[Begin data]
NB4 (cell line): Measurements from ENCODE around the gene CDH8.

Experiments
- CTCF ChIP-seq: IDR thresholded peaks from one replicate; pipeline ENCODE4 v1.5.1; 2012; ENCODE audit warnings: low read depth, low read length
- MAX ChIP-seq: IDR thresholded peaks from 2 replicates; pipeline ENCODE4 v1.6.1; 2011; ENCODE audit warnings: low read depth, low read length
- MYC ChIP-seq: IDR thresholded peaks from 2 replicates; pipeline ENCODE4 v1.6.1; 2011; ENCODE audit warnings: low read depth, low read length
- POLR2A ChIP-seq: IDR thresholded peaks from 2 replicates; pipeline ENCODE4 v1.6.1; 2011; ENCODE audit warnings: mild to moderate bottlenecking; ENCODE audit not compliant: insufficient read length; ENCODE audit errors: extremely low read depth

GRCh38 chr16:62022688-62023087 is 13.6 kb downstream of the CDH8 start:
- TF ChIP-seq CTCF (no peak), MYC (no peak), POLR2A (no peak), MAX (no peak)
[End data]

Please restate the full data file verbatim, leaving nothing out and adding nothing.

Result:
NB4 (cell line): Measurements from ENCODE around the gene CDH8.

Experiments
- CTCF ChIP-seq: IDR thresholded peaks from one replicate; pipeline ENCODE4 v1.5.1; 2012; ENCODE audit warnings: low read depth, low read length
- MAX ChIP-seq: IDR thresholded peaks from 2 replicates; pipeline ENCODE4 v1.6.1; 2011; ENCODE audit warnings: low read depth, low read length
- MYC ChIP-seq: IDR thresholded peaks from 2 replicates; pipeline ENCODE4 v1.6.1; 2011; ENCODE audit warnings: low read depth, low read length
- POLR2A ChIP-seq: IDR thresholded peaks from 2 replicates; pipeline ENCODE4 v1.6.1; 2011; ENCODE audit warnings: mild to moderate bottlenecking; ENCODE audit not compliant: insufficient read length; ENCODE audit errors: extremely low read depth

GRCh38 chr16:62022688-62023087 is 13.6 kb downstream of the CDH8 start:
- TF ChIP-seq CTCF (no peak), MYC (no peak), POLR2A (no peak), MAX (no peak)